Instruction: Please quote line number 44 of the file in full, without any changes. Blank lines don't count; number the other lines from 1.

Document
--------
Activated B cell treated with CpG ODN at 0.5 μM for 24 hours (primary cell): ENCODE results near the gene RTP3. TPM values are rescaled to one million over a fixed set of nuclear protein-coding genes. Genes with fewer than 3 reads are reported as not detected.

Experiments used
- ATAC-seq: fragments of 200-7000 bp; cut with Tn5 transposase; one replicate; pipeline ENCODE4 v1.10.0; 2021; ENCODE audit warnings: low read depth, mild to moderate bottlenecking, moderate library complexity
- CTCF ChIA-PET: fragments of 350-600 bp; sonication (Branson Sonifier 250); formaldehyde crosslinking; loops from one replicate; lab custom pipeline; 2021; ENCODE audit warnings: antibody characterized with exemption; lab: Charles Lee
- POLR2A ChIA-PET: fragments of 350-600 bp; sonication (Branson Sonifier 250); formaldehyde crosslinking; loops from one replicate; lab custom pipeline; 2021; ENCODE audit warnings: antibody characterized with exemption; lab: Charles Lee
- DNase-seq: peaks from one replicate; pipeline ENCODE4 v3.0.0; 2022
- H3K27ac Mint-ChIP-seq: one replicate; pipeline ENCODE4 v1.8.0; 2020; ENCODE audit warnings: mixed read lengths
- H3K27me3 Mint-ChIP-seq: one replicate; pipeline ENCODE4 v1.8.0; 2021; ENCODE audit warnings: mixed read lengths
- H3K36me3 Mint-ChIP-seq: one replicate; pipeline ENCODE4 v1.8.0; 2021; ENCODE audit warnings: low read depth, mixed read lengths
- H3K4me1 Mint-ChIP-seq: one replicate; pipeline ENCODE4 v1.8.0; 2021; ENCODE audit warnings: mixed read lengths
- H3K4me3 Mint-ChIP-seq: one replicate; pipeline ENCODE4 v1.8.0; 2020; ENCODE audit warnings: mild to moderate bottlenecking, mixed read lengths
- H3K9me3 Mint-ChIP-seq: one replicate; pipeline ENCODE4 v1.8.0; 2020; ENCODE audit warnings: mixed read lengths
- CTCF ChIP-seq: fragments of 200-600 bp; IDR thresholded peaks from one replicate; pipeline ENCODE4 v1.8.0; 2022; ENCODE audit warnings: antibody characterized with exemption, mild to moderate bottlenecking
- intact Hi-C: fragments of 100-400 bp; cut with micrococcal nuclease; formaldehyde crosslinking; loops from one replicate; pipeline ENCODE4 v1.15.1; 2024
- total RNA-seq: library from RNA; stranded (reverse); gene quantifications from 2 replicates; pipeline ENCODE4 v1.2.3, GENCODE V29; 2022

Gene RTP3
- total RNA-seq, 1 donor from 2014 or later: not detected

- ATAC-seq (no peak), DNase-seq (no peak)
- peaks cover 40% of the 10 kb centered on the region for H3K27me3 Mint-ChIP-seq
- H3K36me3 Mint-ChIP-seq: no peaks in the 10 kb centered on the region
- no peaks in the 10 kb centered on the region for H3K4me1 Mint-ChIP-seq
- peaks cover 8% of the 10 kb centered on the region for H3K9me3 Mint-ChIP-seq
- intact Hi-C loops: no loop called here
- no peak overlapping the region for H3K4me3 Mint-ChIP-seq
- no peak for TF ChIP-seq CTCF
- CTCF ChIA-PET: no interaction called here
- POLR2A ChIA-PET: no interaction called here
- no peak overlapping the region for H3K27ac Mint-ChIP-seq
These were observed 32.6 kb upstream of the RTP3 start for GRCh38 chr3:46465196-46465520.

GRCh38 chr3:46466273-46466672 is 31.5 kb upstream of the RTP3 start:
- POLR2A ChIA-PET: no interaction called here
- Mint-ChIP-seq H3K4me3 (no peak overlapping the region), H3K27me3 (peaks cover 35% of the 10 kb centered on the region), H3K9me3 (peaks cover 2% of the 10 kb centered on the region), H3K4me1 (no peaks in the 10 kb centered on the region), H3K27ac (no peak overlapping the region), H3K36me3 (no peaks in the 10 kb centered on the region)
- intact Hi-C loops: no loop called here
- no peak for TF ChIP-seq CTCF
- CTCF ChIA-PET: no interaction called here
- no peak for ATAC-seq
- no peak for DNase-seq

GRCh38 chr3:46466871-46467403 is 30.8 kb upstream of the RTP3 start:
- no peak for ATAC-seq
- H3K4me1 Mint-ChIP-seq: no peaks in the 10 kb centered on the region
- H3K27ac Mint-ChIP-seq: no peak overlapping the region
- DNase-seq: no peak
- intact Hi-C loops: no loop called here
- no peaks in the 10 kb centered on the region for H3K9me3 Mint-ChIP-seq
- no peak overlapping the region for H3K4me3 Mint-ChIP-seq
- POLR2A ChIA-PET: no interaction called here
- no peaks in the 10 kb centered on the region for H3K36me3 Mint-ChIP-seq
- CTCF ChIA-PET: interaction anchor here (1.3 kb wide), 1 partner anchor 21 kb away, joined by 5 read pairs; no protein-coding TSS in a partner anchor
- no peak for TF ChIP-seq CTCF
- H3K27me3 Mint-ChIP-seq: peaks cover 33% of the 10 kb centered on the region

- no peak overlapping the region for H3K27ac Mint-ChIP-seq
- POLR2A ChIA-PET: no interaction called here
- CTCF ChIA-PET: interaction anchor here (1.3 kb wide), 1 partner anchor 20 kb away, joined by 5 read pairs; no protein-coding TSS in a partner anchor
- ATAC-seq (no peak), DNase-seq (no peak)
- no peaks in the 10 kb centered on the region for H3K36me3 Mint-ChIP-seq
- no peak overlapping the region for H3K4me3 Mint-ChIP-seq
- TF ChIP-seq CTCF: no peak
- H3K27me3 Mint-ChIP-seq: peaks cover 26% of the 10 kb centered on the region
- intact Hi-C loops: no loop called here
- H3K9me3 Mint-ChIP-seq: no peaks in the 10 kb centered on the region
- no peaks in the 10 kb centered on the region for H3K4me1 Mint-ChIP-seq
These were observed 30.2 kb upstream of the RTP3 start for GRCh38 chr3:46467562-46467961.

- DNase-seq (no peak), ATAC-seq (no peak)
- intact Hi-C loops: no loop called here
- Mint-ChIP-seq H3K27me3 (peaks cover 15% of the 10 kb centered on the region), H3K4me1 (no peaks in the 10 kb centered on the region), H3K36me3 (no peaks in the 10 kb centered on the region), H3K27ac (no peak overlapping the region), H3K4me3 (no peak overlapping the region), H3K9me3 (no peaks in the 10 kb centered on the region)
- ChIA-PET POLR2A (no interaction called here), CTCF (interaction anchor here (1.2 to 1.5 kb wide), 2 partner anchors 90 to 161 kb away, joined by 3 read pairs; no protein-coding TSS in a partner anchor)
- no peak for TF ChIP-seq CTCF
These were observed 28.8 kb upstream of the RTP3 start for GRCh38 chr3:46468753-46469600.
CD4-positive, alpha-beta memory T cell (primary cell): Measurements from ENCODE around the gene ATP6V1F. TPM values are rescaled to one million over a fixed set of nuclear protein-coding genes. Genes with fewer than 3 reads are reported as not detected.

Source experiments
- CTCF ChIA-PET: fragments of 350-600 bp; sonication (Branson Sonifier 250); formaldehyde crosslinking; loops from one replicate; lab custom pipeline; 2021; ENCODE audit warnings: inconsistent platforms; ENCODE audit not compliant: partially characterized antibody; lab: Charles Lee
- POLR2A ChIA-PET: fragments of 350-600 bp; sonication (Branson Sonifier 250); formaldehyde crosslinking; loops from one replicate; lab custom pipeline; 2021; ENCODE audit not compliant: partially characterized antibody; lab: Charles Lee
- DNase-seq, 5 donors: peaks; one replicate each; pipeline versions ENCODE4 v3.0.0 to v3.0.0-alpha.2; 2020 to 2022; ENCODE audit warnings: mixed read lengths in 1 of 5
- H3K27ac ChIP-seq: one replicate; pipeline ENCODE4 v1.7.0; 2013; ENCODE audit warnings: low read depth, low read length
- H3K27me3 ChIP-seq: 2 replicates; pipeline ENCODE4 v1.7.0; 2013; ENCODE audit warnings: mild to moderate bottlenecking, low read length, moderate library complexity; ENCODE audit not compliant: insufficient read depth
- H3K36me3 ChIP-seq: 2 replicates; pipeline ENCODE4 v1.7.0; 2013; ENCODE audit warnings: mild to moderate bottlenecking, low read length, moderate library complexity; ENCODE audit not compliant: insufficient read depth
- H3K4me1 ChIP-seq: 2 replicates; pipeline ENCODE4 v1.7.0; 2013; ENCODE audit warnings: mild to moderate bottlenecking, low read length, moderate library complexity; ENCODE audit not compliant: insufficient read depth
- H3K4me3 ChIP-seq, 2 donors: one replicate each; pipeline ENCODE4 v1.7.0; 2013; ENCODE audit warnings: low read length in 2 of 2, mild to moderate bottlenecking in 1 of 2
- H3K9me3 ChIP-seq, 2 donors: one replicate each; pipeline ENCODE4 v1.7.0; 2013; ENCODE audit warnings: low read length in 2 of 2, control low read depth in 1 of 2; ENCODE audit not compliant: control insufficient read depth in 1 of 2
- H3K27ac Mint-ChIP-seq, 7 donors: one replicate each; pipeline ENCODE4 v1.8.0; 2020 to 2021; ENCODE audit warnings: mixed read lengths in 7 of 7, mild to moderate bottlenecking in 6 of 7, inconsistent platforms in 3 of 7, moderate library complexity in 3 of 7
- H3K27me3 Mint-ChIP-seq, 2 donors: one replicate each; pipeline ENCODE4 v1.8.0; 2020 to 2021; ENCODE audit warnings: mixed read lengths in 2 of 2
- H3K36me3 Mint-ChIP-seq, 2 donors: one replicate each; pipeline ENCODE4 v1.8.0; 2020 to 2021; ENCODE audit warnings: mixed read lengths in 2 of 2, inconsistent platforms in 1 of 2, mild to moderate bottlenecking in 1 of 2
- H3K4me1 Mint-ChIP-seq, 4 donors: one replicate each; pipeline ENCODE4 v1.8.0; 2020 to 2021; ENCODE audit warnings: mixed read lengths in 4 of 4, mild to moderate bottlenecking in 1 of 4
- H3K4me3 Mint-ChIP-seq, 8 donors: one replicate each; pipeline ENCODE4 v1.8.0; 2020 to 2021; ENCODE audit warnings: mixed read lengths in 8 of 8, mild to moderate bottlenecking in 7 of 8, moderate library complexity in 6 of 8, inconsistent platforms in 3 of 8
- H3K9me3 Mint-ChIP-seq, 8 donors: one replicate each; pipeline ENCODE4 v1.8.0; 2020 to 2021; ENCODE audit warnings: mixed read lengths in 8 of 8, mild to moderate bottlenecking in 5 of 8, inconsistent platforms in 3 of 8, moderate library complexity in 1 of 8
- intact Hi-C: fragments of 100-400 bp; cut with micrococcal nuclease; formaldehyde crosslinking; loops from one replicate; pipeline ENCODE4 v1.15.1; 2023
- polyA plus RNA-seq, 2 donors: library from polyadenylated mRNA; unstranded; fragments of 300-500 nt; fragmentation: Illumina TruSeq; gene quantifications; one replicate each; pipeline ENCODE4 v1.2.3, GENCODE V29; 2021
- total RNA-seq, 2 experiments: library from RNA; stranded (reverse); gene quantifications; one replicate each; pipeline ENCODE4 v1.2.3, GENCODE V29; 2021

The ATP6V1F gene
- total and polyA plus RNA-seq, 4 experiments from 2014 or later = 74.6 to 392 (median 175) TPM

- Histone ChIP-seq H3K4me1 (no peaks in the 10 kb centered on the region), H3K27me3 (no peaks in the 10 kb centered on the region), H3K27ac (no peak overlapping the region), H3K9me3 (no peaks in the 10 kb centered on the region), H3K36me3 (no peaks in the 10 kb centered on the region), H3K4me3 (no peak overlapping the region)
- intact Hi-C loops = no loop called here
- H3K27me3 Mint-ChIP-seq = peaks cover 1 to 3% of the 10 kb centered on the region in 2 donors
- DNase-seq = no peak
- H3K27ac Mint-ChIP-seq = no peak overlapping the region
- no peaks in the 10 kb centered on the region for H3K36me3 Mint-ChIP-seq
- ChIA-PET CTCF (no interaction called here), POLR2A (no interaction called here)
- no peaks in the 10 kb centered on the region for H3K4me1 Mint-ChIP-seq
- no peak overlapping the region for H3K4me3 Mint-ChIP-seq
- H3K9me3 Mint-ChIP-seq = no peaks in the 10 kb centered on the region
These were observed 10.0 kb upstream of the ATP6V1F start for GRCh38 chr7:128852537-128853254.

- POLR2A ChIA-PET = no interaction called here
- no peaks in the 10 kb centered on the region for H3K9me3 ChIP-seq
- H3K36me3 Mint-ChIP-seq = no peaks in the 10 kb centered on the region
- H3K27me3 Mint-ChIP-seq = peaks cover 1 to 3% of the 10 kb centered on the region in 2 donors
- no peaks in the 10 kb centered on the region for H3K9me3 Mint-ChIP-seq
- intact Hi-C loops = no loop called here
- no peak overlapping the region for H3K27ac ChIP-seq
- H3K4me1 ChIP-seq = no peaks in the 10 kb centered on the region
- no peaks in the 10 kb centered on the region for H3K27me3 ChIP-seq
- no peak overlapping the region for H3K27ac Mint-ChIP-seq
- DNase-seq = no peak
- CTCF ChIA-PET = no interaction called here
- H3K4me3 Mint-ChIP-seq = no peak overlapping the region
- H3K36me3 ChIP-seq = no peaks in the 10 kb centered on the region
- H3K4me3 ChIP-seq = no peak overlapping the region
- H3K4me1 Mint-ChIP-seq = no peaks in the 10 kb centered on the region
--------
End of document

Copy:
- no peaks in the 10 kb centered on the region for H3K9me3 Mint-ChIP-seq